Tabanussi: Builders of Ur Review


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08 May 2022
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We build this city on dice and board

Becoming an architect is a long and arduous journey. There are years of study: learning of regulations, standards, best practices and even law. Tabannusi: Builders of Ur, where players are architects building the Great City of ancient Mesopotamia, unintentionally (we assume) recaptures that ponderous process in its initial introduction to the players. It is an intimidating game to face – the board is littered with iconology and every item you add to it during set up, whether a tile or a card, seems to add even more signs to decipher. It is also not uncommon to get an action that is resolved in a six or seven stage ‘procedure’. Add to that all the rules for a randomized set-up together with a mountain of components and you might as well give up on this city-building affair
and go into interior design instead (equal design satisfaction but more lucrative potential).

The game realizes that it can, at times, be too much. For example, the whole back of the rulebook is dedicated to explaining every single tile, card, ability or icon, which players can refer to when in doubt. Sure, seven steps might sound like a lot, but it just makes a rule very clear and logical. Even without these little details, Tabannusi: Builders of Ur is worth pushing through the first impressions for. 

When you get into the flow of the game, all original apprehension disappears. Your architect meeple is travelling round the map giving orders for the assistant to execute: place a project blueprint there, get on this ship to pick-up a special ability, construct a house over there and landscape a garden while you are at it too. As architects travel to each district of the map, they pick up a dice which has an interesting dual purpose. The dice colour represents a resource, which can be used later to construct a house, while the dice value shows in which district the architect will head next. The districts not only have different areas to build or score victory points, but actions you can perform also slightly vary, enticing you to visit one place over another. As the dice values are randomly rolled, it may turn one district into a precious commodity simply because the opportunities to travel there are few. This in turn could allow a savvy player to create a bit of dominance in that district by snatching those dice early.

There are also many other things to consider, like progressing on the mastery track to make your buildings more valuable or completing secret objectives by building a specific number of houses in the districts. Ur is a big city, and it is not worth trying to do everything and spreading yourself too thin. The upside of this, of course, is that you have an excuse to come back to try a different approach.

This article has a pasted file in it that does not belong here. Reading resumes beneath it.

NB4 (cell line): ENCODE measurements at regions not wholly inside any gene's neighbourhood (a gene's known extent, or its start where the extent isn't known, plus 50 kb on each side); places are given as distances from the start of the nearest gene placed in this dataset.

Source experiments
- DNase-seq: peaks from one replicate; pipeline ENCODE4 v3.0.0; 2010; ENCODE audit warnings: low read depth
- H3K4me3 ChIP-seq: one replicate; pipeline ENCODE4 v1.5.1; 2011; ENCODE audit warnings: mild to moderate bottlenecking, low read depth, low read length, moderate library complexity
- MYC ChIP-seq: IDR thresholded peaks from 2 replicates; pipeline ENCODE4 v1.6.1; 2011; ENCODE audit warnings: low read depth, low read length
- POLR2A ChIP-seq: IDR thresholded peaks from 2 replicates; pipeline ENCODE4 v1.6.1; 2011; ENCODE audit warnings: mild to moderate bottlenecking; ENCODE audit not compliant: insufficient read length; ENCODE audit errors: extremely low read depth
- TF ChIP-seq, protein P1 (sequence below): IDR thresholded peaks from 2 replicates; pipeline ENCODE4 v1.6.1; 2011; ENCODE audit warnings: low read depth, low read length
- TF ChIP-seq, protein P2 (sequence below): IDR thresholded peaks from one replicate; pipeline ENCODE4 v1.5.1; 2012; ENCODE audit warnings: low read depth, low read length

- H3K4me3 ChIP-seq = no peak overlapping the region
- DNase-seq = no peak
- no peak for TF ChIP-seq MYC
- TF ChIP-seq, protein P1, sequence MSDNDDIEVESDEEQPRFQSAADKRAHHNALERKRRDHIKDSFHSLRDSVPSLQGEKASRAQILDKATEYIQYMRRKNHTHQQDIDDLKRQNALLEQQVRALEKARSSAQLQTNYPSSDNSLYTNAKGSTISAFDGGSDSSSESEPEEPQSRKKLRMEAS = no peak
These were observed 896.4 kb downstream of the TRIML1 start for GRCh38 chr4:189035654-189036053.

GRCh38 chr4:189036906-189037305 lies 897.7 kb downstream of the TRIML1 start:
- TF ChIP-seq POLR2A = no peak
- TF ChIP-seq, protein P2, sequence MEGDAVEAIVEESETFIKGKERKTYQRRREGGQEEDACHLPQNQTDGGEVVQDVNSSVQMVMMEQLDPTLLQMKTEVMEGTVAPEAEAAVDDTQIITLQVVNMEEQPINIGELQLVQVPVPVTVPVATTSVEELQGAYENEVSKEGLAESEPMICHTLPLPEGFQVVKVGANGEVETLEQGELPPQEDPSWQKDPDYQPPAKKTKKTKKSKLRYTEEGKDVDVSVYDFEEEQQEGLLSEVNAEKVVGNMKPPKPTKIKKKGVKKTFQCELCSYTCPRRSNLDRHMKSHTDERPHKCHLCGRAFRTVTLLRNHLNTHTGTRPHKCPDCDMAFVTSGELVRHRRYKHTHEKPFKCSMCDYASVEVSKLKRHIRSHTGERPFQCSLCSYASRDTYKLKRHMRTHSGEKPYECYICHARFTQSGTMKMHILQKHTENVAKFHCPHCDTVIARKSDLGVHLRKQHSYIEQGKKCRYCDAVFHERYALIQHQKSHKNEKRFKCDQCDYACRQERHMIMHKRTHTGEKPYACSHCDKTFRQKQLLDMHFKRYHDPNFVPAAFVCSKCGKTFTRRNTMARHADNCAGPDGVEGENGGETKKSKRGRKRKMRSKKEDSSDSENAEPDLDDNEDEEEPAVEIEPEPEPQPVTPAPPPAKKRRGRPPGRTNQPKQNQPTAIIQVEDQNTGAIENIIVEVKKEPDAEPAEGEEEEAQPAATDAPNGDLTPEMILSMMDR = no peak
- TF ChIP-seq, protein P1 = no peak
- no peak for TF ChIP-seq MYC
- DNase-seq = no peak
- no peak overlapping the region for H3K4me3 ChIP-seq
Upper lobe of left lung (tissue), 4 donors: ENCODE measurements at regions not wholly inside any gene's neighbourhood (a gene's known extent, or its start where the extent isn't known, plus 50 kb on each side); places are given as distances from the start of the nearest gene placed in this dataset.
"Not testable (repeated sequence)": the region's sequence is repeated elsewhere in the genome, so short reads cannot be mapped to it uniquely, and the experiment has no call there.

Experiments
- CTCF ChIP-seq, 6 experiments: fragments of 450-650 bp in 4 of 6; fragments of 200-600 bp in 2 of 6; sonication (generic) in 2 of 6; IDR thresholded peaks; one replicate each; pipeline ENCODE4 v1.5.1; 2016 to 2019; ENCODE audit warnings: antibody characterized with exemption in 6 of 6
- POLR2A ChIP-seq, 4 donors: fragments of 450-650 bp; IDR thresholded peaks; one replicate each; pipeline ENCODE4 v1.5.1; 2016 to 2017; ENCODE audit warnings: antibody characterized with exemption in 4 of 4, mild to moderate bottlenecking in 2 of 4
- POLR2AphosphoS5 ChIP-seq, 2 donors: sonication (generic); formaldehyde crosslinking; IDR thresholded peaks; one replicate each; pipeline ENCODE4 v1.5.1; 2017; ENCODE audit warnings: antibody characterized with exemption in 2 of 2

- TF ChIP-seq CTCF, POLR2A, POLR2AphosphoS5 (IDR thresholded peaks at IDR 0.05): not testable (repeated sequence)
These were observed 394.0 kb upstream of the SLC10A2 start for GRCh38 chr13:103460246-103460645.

The initial learning curve may have been steep, but by the end of the game every move feels natural. Even if you dive into the rulebook to check a rule or a symbol on occasion, the logic of the game is clear and you never feel stumped on what to do. 

As the game of Tabannusi: Builders of Ur progresses, an already bustling board representing the city of Ur gets even more animated. Buildings rise in the districts, gardens blossom and new pools of water alter the illustrated landscape. The 3D elements that now populate the board give a great sense of achievement: you have indeed built this city.

ALEXANDRA SONECHKINA

PLAY IT? YES

It may not give the most welcoming first impression, but Tabannusi: Builders of Ur offers both interesting mechanics and a visually stunning 3D cityscape to win players’ interest.

TRY THIS IF YOU LIKED TZOLK’IN: THE MAYAN CALENDAR

Tabannusi is part of the ‘T’ series of games, each delving into an ancient civilisation. Although, the games are quite different, it is interesting to see how each of them tackles different mechanics within the constraints of their themes.

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Designer: David Spada & Daniele Tascini

Publisher: Board&Dice

Time: 120 minutes

Players: 1-4

Ages: 14+

Price: £58

What’s in the box?

  • Double-sided game board
  • 4 Player boards
  • 5 Barge tiles
  • 5 Property cost tiles
  • 6 Action tiles
  • 15 Ship tiles
  • 9 Harbourmaster tiles
  • 60 Project tiles
  • 30 Water tiles
  • 25 Garden tiles
  • 16 Decree cards
  • 15 Urban cards
  • 10 Ziggurat tiles
  • 20 Crate tiles
  • 32 Gold tokens
  • 60 claim markers
  • 12 Mastery markers
  • 4 Scoring markers
  • 4 Architects
  • 4 Assistants
  • 56 Houses
  • 75 Building pieces
  • 35 Resource dice
  • Starting player token

 

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